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FOR IMMEDIATE RELEASE: July 30, 2014

Press Contacts:

Jia Lee, Elementary School teacher and Public School parent

Mike Schirtzer, Social Studies High School teacher

Media@morecaucusnyc.org

Teachers, Parents and Students Stand Strong for Tenure

Due Process Protects Teachers who Protect their Students

 

Tenure gives teachers the right to stand up for their students’ best interests, even in the face of poor leadership or poor policy. It accords those who spend the most time with students the respect and responsibility of making best decisions on their students’ behalf. Thus, recent attacks on tenure have nothing to do with improving teaching and learning. They are designed to undermine teacher’s unions and silence educators’ voices.

 

Critics who claim, ‘tenure is a job for life’ or ‘tenure protects incompetent teachers’ are misrepresenting the facts. It takes several years to earn tenure in New York State, and in reality, tenure is nothing more than due process. It provides only two job protections: 1) a school district must have cause for terminating a teacher and 2) an independent agent ultimately decides whether or not the teacher is fired.

 

Attacks on tenure are cloaked in civil rights language and claim to defend children from incompetent educators. In reality, there is no evidence showing that tenure harms children. In fact, states that afford teachers tenure, like Massachusetts, consistently show higher student achievement levels than states like Mississippi, where teachers do not have tenure. (According to nationwide NAEP scores.)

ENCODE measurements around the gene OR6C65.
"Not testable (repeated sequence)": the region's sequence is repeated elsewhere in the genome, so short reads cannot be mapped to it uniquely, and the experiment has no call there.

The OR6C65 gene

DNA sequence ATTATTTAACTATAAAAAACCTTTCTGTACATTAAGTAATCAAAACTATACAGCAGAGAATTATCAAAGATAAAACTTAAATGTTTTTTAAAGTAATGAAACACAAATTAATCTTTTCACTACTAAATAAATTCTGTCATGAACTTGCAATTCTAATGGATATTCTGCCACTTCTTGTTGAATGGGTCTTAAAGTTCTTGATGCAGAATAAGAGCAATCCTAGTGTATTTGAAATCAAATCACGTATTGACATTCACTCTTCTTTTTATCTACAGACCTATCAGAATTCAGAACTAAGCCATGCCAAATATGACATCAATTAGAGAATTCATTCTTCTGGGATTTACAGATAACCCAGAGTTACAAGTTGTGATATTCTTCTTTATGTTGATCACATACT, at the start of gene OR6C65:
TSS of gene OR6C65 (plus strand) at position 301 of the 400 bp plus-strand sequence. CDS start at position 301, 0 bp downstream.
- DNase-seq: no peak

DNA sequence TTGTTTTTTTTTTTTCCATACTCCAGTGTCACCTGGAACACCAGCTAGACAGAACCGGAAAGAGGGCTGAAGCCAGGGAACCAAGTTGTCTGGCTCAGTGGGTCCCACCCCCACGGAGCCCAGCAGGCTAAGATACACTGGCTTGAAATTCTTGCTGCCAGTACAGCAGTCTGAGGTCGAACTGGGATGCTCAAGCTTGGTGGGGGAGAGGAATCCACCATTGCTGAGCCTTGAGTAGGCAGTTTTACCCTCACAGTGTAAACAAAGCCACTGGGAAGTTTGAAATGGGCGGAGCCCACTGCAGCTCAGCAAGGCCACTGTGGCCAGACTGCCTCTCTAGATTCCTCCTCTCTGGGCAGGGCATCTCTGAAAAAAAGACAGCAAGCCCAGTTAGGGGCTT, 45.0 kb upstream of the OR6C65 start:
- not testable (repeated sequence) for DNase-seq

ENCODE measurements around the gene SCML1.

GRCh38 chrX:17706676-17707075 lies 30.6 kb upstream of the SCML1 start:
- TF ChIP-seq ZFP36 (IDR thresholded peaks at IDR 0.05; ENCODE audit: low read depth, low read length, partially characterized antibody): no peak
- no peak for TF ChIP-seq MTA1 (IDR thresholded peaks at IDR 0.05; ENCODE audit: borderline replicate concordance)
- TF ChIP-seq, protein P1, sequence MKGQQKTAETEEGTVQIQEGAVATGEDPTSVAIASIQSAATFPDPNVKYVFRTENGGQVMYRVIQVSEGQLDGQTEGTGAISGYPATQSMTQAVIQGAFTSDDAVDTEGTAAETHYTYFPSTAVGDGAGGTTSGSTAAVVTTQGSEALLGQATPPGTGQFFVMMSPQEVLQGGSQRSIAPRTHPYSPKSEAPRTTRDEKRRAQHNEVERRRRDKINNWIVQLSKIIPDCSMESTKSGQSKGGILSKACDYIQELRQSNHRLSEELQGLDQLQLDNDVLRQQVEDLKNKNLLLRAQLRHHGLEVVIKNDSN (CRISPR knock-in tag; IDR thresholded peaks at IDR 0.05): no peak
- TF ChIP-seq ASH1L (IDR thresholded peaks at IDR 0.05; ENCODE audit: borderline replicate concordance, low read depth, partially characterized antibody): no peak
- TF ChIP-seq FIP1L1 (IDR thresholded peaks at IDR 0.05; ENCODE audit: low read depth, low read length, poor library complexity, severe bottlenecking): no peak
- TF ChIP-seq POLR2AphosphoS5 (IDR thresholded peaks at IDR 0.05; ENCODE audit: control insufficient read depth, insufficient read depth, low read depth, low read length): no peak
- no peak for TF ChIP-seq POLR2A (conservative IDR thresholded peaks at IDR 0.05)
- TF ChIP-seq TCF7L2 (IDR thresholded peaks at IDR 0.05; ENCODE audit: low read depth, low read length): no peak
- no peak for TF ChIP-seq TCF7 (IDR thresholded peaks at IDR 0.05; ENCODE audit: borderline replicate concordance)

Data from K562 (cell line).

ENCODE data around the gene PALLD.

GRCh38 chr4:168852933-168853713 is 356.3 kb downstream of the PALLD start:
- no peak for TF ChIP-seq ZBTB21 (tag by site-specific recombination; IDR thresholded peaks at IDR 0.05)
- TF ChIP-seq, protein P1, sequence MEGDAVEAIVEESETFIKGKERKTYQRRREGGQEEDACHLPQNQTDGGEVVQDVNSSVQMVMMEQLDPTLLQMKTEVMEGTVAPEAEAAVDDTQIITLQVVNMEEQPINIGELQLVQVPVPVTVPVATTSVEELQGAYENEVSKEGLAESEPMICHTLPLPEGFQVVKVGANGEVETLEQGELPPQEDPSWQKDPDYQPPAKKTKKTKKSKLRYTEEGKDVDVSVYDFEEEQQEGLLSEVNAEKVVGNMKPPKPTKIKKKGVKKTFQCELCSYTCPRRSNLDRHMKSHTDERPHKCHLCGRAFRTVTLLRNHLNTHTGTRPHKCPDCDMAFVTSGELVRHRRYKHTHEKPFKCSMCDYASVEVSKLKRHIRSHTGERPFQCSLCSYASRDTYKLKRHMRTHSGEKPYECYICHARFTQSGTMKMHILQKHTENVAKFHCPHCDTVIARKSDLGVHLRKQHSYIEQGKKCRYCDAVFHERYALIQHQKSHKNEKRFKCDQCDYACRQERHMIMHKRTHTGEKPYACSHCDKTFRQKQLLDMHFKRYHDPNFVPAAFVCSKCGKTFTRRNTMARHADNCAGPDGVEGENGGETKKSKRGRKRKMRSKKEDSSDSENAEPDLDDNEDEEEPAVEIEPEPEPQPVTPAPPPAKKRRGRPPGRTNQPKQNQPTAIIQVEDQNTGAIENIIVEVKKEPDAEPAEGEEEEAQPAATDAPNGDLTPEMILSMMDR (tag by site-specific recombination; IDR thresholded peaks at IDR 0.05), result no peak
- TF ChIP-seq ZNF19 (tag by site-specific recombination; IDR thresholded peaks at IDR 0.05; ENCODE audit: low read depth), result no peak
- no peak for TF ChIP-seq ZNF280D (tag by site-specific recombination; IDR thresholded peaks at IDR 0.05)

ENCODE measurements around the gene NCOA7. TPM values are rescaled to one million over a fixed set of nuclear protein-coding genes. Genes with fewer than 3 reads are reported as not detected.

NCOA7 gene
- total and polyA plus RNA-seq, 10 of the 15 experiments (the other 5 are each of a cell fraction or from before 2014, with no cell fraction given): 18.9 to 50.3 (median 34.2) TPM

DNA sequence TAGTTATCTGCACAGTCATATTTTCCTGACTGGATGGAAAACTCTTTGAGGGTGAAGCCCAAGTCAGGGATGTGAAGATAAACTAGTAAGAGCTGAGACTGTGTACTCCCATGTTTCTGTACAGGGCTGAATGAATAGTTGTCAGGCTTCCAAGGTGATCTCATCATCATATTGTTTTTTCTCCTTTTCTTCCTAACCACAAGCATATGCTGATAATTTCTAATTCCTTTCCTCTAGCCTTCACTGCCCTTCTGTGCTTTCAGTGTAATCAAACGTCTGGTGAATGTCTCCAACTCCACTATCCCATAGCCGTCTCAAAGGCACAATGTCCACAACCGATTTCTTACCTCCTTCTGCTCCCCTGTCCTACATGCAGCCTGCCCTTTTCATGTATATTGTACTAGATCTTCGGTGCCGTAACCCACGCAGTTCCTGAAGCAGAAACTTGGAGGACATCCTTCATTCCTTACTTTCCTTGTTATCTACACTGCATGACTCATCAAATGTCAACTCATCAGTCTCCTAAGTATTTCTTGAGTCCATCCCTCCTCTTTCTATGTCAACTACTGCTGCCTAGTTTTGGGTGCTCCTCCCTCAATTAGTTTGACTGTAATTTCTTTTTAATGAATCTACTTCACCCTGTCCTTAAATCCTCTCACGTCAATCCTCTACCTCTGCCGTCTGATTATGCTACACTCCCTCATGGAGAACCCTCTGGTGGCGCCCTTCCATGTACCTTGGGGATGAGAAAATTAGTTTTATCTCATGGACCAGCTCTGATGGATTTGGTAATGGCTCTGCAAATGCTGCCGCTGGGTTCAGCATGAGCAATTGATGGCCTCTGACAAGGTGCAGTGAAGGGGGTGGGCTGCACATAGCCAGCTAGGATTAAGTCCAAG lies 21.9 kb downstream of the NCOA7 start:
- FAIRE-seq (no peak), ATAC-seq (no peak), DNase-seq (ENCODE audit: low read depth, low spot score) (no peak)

Tenure allows educators to blow the whistle on violations that harm our children. This can include advocating for students with special needs who have been deprived of proper services.

 

Karen Sprowal, a public school parent says, “The argument is always about the “bad apples” when speaking about teacher tenure. As a parent of an often under-served specials needs child, for the sake of “budget cuts”, or so I have been told, I can tell you that all of the most fierce student advocate teachers were always tenured. The teachers that weren’t tenured always remain silent for fear of being fired or removed if they spoke out about any inequities. In fact it got so bad at my son’s school that we couldn’t even get non- tenured teachers to participate on School Leadership Team  because of the principal’s mere presence.”

 

Students from the New York City Student Union agreed that campaigns focused on eliminating teacher tenure do more harm than good, and divert attention from more pressing issues facing our educational system.

 

“By eliminating teacher tenure, we risk further disconnecting students and teachers, and make it harder for them to have transformational dialogue about what actually needs to be done in our classrooms to further the growth of students.  Both students and teachers are being exploited by a system at large. Our energies are used to profit large corporations that dictate our education–both students and teachers deserve rights that will not put them at risk of being removed, silenced, or further marginalized. Our energies and resources ought to be used to grow our educational communities, not put towards extra policing efforts.”

-Primi Akhtar (2014 graduate of Queens Metropolitan High School)

 

At the heart of the attacks on tenure is an attempt to silence educators from speaking out against “reform” policies that privilege data and profits rather than children. Far too many public education decisions are made in corporate boardrooms and political back-rooms, without the input of the real stakeholders, parents and educators. The educators of MORE-UFT have worked to expose and change these policies. Any erosion of tenure will silence a great many of our voices. This will surely quicken the damage that is being done to our public schools.